by Elyse M. Rogers 


Lately caffeine has been in the medical and health news. Coffee, made from the bean of the coffee tree (coffea arabica if you want to be technical) accounts for most of the caf­feine that we consume daily. And that amount can be considerable.

Some statistics are interest­ing. About one third of the world’s population regularly drinks coffee, with Americans leading the pack. Half of all American households buy some form of coffee, and coffee-drinking Americans average 3 1/2 cups a day. Rut the number of Americans who drink coffee is decreasing. In 1950, 77.4% drank coffee; in 1985 only 54.9% imbibed. At the same time,   the   number of coffee drinkers in Japan is growing.

The price of coffee has un­doubtedly affected consump­tion, at least in the U.S. In 1950, the price per pound averaged $.75 versus $2.67 in 1985. The sharpest increase in coffee prices occurred in 1975 when a frost hit the Brazil coffee crop (Brazil currently supplies 30% of the world’s coffee), sending the average price for a pound of coffee skyrocketing to $3.47 from $133.

In Tokyo we can buy Amer­ican Hills Brothers coffee at National Azabu for a hefty ¥1,784/ 1b. (¥1,450 for 400 grams) or buy special blends that run motto takai ¥300-800 per 100 gms. That translates to U.S. $11.66/1b. for the Hills Brothers and $8.88-523.67/ 1b. (at ¥153 = $1) for special beans. Instant coffee (Nescafe Gold Blend) sells at ¥1,050/ 100 gms.


The history of coffee is as interesting as current statistics. There’s a legend that says it was discovered by an Arabian Prior who wanted to stay wakeful during long nights of prayer.  He  reportedly  heard about a nearby goat herd that frisked and gambled through the night after eating the ber­ries of a local plant. So, he got some of the berries steeped a brew, and yappari—coffee!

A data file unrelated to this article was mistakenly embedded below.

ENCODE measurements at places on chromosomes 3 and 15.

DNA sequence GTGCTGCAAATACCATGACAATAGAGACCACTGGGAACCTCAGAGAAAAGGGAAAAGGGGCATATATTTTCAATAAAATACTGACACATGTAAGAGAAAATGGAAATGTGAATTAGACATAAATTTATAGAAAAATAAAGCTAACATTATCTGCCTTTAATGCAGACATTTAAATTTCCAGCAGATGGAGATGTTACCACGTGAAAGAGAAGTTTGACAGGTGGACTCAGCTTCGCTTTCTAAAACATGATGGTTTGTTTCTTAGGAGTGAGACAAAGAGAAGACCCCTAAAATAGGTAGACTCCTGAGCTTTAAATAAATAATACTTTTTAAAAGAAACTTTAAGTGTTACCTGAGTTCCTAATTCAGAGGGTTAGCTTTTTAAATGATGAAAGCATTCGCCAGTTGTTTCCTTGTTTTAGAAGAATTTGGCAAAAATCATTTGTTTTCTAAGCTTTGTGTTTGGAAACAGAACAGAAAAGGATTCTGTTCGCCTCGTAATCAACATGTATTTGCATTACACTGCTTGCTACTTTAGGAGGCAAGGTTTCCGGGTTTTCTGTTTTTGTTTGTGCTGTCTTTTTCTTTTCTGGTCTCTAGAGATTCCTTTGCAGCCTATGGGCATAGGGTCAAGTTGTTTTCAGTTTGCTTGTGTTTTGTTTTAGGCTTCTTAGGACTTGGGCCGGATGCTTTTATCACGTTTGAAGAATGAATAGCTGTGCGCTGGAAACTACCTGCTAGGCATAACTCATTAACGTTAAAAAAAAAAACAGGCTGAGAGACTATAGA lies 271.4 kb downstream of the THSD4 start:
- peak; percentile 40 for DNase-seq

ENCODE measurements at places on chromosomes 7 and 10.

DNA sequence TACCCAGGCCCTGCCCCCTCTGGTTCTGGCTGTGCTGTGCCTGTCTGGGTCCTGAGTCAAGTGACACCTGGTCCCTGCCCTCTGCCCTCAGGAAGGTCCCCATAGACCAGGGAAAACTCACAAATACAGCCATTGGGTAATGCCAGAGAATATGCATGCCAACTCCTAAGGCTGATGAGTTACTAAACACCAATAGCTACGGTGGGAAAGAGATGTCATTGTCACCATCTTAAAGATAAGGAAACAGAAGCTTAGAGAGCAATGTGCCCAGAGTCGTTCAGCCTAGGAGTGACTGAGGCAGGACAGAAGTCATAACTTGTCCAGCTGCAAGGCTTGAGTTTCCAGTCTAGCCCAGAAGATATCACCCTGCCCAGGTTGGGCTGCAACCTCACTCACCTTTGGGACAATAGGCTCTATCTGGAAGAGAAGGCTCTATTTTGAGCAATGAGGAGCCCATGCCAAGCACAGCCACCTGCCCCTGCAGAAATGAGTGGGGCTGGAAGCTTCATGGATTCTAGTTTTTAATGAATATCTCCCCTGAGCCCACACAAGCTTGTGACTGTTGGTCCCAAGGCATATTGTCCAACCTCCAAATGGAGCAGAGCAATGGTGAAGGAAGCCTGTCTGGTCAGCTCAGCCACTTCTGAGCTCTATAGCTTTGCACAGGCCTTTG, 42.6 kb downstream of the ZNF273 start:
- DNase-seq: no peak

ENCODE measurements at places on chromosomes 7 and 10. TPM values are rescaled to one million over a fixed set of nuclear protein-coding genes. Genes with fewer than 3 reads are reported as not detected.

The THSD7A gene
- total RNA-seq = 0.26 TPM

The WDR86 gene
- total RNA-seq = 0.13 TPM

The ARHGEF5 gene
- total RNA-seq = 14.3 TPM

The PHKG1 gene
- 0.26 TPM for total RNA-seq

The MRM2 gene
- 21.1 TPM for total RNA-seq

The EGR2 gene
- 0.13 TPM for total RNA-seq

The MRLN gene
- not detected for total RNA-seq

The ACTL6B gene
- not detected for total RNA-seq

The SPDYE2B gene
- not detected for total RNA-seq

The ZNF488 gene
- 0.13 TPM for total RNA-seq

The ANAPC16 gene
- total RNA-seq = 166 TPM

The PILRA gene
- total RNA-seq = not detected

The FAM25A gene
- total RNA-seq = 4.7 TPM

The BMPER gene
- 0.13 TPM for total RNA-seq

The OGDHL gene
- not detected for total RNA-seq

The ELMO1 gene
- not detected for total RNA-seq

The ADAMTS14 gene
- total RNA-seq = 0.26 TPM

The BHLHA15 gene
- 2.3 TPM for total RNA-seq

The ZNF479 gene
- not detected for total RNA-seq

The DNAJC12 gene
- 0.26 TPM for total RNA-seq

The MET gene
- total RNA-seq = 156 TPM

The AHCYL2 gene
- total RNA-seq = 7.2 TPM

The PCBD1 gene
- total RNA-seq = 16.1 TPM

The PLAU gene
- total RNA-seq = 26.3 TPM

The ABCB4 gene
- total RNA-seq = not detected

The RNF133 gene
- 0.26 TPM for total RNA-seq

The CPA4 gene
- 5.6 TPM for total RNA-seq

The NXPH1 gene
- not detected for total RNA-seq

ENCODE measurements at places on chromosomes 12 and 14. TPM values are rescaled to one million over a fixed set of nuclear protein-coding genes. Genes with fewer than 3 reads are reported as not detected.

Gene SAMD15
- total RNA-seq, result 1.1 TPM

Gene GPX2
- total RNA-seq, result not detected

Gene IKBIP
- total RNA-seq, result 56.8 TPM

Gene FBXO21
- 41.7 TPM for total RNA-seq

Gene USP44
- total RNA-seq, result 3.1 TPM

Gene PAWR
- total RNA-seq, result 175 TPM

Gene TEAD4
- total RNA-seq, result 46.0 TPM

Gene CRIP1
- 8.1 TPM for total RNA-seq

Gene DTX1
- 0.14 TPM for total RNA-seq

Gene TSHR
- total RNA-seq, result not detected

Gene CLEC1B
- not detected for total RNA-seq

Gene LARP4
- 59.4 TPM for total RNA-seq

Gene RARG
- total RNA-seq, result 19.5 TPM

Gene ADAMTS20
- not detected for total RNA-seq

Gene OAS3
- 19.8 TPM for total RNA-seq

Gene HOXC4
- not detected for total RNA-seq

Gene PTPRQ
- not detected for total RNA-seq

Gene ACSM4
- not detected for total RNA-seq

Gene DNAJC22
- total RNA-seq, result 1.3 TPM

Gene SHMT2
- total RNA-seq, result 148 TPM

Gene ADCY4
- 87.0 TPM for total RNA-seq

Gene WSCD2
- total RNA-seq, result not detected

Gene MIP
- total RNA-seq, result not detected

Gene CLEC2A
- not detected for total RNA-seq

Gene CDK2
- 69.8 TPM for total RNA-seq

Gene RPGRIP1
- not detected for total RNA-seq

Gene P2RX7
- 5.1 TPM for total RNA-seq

On the other hand, anthro­pologists spoil that tale by tell­ing us that Stone Age people knew about the stimulant effects of caffeine and brewed liquids with it.

At any rate, whenever or wherever drinking coffee be­gan, it’s been popular through­out history. King Louis XIV built France’s first greenhouse to house the delicate evergreen coffee shrub. And after the Boston Tea Parly in 1773 when our forefathers protested the tea tax levied by King George III. Americans have preferred coffee over tea. As a further irony, the American Revolution was plotted in Boston’s “Coffee Houses” which quickly became popular after the tea supply began steeping in the waters of Boston harbor.


The history of coffee and caffeine may be fascinating, but what we’re concerned with today are the health implica­tions. Let’s look at some of the medical problems where caf­feine is suspect:

1) Caffeinism. This is a fancy medical term for “coffee nerves” or chronic caffeine intoxication. It’s estimated that it takes an average consumption of about 150-200 mgm of caffeine to produce a stimulant effect (that nice “lift”) in a typical adult (about the amount contained in one or two cups of coffee). More than 200-750 mgm of caffeine (depending on the individual) can produce an
“excessive effect” which may produce jitters, nausea, increased blood pressure, headache, heart palpitations, diarrhea, insomnia etc.

Although caffeinism isn’t really serious on a short-term basis, it can be if it becomes chronic. In addition the condi­tion is often mis-diagnosed. Over the years, coffee addicts have gone to doctors complain­ing about vague symptoms which neither the patient nor the doctor attribute to coffee consumption. Indeed, some victims of caffeine have been diagnosed with “Anxiety Neu­rosis” only to have their mental symptoms disappear when their caffeine intake was reduced or eliminated.

2) Coronary heart disease. Although the studies have been conflicting, there is concern that coronary heart disease might be more prevalent in those who drink lots of coffee or caffeine-laced drinks. For example, a Johns Hopkins Study concluded that a person who drinks five or more cups of coffee a day is three times more likely to develop coronary heart disease as the person who drinks no coffee at all. On the other hand. Dr. Lynn Rosen­berg at the Boston University School of Medicine says her own studies have established no link between coffee and heart attacks. Obviously more de­finitive scientific studies are needed in this area.